China’s leaders sound supremely confident that they can win a trade war with President Trump.
The state news media has depicted him as a reckless bully intent on undermining the global trading system, while presenting the Chinese government as a fair-minded champion of free trade. And China’s leader, Xi Jinping, has used the standoff to reinforce the Communist Party’s message that the United States is determined to stop China’s rise — but that it no longer can. China is already too strong, its economy too big.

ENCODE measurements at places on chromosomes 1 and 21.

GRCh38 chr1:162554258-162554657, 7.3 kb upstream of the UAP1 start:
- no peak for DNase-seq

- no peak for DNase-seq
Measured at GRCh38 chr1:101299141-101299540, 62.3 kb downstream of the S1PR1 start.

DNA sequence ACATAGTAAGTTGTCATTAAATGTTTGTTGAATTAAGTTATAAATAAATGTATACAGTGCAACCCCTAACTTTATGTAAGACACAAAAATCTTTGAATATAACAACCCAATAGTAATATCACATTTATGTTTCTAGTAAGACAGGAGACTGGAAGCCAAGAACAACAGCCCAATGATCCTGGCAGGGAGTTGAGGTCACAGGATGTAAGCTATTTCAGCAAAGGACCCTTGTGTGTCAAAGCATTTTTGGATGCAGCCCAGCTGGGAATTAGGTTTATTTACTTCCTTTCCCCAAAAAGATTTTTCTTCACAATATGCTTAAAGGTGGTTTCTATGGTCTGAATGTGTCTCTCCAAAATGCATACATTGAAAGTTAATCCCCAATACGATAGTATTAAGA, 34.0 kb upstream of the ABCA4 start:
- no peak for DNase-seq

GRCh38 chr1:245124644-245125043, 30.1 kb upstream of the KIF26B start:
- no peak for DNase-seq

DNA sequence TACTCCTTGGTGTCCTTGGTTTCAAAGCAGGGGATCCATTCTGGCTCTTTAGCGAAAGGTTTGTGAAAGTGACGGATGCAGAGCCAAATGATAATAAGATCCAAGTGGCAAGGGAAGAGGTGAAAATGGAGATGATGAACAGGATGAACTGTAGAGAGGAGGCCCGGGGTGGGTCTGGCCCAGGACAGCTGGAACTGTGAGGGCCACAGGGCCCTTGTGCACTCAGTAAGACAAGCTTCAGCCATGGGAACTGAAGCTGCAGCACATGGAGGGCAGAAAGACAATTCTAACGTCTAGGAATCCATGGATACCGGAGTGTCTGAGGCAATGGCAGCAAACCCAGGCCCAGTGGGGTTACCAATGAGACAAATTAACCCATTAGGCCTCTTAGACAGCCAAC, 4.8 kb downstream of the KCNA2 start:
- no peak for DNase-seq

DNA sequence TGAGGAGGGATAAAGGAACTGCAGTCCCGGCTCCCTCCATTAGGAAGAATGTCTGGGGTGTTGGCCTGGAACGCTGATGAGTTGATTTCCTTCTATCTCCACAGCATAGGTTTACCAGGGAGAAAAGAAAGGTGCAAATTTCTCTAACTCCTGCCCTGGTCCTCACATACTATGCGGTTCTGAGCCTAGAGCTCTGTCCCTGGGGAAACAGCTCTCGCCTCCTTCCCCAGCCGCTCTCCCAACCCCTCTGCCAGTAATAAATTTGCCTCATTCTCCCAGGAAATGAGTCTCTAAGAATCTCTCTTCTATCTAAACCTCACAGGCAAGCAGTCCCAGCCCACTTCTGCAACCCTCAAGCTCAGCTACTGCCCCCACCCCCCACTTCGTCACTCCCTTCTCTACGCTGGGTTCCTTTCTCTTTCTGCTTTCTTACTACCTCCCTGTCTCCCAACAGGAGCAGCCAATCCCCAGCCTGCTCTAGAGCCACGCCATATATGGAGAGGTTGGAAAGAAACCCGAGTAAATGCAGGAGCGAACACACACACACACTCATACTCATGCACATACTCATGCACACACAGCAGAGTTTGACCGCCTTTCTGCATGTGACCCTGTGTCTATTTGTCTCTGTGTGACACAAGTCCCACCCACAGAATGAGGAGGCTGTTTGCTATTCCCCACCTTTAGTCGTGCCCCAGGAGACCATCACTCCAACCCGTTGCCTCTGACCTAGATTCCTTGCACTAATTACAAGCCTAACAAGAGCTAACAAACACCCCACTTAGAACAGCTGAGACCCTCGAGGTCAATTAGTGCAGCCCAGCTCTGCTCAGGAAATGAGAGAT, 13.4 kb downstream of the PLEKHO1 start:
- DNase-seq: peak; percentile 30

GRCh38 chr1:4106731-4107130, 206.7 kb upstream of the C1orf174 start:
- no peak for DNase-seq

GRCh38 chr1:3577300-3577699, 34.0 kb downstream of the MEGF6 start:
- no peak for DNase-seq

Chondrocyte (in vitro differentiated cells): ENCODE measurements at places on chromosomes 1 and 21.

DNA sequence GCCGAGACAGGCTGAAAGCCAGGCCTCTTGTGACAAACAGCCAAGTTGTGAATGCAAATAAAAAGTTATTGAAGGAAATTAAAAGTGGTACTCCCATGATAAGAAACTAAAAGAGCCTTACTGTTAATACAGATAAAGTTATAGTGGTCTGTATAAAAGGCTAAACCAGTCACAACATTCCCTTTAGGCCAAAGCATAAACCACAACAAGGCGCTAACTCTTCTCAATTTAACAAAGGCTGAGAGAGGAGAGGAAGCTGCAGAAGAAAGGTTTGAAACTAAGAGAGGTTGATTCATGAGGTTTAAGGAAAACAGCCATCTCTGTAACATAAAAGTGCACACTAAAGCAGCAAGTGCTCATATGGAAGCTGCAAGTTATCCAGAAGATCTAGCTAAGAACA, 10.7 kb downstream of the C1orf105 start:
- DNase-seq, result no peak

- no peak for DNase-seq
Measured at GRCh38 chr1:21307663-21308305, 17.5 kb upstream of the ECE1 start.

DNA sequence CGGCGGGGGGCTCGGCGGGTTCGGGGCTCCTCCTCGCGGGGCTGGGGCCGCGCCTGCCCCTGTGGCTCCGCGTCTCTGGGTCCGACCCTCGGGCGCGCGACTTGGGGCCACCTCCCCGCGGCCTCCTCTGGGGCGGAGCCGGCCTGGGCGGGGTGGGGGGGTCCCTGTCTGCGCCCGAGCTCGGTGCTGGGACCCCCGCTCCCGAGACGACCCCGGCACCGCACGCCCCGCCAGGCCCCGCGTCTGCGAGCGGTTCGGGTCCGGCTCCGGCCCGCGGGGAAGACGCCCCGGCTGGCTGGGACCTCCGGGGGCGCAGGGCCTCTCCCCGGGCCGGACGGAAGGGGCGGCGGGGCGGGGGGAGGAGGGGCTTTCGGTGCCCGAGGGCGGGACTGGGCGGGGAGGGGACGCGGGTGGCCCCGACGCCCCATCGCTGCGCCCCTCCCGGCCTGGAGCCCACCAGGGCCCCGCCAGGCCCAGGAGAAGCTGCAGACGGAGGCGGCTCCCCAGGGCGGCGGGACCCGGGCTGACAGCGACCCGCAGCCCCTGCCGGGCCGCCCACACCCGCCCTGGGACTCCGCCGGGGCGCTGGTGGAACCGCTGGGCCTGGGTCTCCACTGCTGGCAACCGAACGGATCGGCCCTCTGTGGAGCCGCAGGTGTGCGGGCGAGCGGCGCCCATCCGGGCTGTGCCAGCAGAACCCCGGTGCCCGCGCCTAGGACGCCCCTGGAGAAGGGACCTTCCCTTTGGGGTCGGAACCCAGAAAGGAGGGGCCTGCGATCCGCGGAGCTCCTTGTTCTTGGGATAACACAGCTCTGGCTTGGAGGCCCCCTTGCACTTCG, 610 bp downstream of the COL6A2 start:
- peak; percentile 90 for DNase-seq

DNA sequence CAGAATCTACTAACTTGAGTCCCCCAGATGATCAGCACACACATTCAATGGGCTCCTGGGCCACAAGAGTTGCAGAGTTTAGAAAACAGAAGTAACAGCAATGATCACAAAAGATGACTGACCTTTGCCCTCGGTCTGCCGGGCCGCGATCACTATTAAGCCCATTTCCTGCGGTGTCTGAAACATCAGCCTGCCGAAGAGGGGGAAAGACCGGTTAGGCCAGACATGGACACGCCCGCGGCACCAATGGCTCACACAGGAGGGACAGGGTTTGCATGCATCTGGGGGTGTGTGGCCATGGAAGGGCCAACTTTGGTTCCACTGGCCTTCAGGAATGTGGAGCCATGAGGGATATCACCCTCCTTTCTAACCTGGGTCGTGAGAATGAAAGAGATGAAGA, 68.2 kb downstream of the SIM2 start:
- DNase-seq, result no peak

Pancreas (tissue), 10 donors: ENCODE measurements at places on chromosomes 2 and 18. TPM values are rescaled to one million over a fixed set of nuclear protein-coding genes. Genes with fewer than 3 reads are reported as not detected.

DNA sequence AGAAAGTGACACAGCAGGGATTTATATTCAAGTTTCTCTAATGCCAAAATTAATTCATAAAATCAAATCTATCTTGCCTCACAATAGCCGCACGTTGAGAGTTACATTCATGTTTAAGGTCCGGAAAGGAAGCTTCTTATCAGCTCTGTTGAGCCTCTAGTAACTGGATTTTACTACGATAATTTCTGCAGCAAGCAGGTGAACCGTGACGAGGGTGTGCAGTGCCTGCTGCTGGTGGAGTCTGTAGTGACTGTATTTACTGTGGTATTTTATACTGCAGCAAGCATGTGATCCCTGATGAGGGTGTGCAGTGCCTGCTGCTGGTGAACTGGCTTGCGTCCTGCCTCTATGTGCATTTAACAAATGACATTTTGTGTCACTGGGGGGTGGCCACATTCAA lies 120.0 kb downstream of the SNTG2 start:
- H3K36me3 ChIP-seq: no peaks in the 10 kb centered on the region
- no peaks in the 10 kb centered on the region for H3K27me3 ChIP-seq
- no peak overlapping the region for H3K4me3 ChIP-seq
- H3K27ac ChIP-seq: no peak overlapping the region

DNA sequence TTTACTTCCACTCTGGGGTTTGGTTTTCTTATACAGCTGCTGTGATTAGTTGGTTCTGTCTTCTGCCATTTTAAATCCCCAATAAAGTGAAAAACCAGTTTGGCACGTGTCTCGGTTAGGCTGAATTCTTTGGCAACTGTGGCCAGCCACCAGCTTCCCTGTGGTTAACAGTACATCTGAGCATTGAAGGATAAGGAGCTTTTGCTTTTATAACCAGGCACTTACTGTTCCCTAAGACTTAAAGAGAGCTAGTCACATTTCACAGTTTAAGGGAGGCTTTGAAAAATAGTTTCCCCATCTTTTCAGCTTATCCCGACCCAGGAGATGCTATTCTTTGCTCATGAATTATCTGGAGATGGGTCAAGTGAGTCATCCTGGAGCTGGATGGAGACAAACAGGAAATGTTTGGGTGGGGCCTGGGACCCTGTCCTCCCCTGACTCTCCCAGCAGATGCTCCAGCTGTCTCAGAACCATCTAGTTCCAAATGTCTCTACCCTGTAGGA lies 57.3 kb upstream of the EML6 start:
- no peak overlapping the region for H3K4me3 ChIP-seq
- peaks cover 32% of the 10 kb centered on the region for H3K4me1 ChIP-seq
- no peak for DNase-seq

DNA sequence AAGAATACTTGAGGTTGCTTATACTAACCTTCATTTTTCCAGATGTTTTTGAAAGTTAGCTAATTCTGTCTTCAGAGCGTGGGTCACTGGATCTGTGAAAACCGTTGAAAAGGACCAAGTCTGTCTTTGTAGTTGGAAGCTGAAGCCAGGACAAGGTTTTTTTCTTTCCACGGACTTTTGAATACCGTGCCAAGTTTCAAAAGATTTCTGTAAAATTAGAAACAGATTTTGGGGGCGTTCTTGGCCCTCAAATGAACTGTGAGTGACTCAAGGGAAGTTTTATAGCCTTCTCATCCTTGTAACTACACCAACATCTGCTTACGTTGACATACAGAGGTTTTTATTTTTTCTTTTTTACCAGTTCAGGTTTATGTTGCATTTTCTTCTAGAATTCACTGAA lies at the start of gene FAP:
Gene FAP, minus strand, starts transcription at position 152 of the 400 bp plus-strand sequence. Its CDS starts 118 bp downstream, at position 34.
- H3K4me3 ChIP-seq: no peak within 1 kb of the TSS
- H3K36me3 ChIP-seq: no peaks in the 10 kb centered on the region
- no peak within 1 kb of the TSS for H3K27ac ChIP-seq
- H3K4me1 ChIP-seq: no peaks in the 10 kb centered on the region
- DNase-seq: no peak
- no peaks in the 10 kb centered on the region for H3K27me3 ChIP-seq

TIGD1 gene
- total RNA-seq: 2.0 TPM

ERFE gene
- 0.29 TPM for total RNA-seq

“China is not afraid of a trade war,” the vice minister of finance, Zhu Guangyao, declared at a news conference to discuss possible countermeasures. More than once, he cited the history of the “new China” — which began its extraordinary economic revival four decades ago — as evidence that it would “never succumb to external pressure.”
Missing in the bluster and the propaganda are the questionable methods that China has adopted to squeeze foreign companies out of key technology markets — and the fact that in the cold-eyed calculus of economics, China is more vulnerable to a trade war than officials admit.